Figure 1a and b show the temporal–vertical cross section of the αaer(z) measured by the lidars on board the Professor Zubov and Vize ships. The pink discontinuous line on top of the white background in Fig. 1a is the altitude of the tropopause at the locations the lidar measurements were conducted. The tropopause altitudes were derived from the ERA-Interim reanalysis potential vorticity profiles, interpolating to the height levels of the lidar measurements and selecting the height of the PV surface.
Figure 2a shows the same pattern of the temporal–vertical cross section of the αaer(z) for the entire Zubov trajectory as the one reported in Fig. 2 in Avdyushin et al. (1993). Both figures are the main semi-quantitative comparison of the results we present here with those shown in Avdyushin et al. (1993), also validating our method with the few quantitative values reported in the two papers. The magnitudes of the αaer(z) are on the same order in both figures, as can be seen comparing the scales of the colour bars on the right side of both of them. A careful comparison between the areas in red (corresponding to the highest values of αaer(z)) in both figures shows a larger area in Fig. 2 of Avdyushin et al. (1993), an indication of slightly lower values in the values of αaer(z) we reproduced. Moreover, the maximum αaer(z) value in the reproduced dataset is 0.054 km−1 at 23.3 km of altitude on 4 August, which can be seen in Fig. 2a. Avdyushin et al. (1993) reported the maximum at 18∘ N between 23 and 24 km of altitude with an αaer(z) value of 0.08 km−1 the same day. All those facts demonstrate the agreement of the reproduced dataset with the original one.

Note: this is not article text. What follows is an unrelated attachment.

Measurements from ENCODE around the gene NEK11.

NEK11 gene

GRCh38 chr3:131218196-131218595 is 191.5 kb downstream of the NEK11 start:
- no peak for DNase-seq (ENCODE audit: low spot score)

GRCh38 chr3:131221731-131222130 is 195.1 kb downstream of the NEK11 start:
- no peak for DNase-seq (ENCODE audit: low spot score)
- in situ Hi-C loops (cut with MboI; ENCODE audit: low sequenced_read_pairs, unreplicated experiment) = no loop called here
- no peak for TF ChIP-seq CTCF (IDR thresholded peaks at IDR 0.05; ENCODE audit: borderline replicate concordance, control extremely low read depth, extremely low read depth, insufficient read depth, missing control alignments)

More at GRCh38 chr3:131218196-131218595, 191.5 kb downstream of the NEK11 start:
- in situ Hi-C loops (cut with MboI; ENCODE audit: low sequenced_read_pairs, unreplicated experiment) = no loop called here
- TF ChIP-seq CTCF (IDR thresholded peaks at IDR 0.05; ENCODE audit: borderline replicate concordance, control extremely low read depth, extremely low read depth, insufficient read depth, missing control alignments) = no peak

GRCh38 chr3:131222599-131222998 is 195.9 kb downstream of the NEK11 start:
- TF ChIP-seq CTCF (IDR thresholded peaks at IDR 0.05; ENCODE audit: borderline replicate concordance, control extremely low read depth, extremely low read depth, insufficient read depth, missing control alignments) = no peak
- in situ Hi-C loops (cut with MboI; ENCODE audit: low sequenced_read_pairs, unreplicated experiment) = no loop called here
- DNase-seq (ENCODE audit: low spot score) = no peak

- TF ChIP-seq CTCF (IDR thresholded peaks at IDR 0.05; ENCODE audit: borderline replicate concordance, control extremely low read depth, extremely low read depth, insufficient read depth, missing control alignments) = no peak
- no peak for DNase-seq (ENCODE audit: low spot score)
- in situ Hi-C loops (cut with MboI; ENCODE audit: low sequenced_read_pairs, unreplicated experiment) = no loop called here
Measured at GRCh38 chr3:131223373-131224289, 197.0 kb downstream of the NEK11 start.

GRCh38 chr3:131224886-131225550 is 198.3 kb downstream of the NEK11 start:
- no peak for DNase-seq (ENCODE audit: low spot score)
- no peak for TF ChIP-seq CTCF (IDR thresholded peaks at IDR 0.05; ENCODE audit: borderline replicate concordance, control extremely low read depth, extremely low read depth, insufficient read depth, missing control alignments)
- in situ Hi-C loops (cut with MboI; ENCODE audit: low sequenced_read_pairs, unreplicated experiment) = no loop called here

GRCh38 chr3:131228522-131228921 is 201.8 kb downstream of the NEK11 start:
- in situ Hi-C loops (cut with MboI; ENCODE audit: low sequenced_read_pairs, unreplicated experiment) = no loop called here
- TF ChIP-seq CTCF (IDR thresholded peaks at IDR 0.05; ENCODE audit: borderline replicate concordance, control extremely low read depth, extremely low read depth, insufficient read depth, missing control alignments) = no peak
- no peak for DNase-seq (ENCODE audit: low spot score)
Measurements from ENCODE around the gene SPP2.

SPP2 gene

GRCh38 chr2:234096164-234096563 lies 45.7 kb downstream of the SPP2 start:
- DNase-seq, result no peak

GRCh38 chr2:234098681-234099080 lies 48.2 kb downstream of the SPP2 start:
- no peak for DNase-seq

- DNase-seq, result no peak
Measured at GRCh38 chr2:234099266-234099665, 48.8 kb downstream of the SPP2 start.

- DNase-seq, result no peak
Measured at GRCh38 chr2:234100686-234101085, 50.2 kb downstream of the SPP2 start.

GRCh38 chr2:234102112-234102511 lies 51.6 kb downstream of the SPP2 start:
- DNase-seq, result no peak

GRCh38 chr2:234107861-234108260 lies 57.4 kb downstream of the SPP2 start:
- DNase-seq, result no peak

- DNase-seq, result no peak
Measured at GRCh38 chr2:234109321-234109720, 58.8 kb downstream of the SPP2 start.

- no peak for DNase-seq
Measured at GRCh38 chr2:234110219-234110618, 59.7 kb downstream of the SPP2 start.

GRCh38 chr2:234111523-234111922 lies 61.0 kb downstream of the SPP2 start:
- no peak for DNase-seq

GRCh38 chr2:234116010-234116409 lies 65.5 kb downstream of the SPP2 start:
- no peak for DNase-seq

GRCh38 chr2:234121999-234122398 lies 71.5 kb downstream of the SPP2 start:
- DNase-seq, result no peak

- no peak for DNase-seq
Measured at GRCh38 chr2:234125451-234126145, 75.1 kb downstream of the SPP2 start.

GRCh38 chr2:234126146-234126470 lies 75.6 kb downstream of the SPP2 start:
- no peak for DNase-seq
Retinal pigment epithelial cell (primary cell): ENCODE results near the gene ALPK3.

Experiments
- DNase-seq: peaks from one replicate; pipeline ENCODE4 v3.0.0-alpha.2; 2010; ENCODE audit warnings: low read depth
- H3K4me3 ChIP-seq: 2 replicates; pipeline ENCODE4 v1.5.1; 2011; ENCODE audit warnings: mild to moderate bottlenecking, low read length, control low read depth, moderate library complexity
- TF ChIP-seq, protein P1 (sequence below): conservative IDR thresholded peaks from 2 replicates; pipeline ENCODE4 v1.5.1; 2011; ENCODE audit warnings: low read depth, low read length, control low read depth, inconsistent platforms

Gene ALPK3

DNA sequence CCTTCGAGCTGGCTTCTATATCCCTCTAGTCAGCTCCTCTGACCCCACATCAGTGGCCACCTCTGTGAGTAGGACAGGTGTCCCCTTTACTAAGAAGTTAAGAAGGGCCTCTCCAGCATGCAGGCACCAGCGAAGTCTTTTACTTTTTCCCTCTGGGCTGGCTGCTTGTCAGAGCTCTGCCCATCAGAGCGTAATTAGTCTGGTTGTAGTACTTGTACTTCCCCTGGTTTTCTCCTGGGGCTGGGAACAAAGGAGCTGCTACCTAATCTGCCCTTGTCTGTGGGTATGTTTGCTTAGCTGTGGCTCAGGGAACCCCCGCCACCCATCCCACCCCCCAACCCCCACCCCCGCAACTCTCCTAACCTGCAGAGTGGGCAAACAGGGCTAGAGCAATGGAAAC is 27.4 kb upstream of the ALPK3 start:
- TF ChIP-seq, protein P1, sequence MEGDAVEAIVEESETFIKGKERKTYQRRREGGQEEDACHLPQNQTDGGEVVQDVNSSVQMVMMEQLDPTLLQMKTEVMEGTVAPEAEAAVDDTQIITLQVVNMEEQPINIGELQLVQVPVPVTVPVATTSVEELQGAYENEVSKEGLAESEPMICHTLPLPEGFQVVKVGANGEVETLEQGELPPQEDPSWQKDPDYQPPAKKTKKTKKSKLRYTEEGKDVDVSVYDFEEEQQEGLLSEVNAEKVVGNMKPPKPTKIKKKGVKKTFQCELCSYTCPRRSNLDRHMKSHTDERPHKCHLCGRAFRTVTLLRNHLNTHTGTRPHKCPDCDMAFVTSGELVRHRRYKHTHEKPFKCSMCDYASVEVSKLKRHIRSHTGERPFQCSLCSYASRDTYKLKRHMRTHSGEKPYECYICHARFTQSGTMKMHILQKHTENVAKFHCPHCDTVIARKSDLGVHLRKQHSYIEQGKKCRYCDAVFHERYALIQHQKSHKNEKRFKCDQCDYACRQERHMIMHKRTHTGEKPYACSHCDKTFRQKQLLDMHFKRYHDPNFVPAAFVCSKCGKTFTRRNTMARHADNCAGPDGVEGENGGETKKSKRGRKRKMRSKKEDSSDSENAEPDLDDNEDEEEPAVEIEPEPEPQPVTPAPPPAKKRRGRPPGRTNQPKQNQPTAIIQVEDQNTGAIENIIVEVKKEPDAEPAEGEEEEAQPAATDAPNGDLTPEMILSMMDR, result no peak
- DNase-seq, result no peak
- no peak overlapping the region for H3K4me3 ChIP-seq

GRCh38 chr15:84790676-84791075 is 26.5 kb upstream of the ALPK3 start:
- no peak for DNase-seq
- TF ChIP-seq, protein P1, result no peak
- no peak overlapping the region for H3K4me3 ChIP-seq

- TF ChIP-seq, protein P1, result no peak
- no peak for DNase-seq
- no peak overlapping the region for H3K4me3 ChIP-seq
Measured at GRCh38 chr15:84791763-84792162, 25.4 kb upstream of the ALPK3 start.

In Fig. 2a the presence of an area of high values of the αaer(z) at the tropical middle troposphere in September 1991 around day 250 should also be noted. This signature is not seen on the temporal cross section from the Zubov lidar in Fig. 2 of Avdyushin et al. (1993) because the vertical-axis lower altitude is at 15 km. It appears more clearly in the temporal cross section of the SR(z) from the Zubov lidar, Fig. 4 in Nardi et al. (1993), having the vertical axes beginning at 12 km. This feature may be associated with the combination of what seems to be a downward transport of stratospheric aerosols with the presence of a thick cirrus cloud attached below. The profiles associated with this feature will be discussed later. The features described above demonstrate that the reproduced αaer(z) dataset in the case of Zubov is in reasonable agreement with the reports in the only two papers available describing the measurements.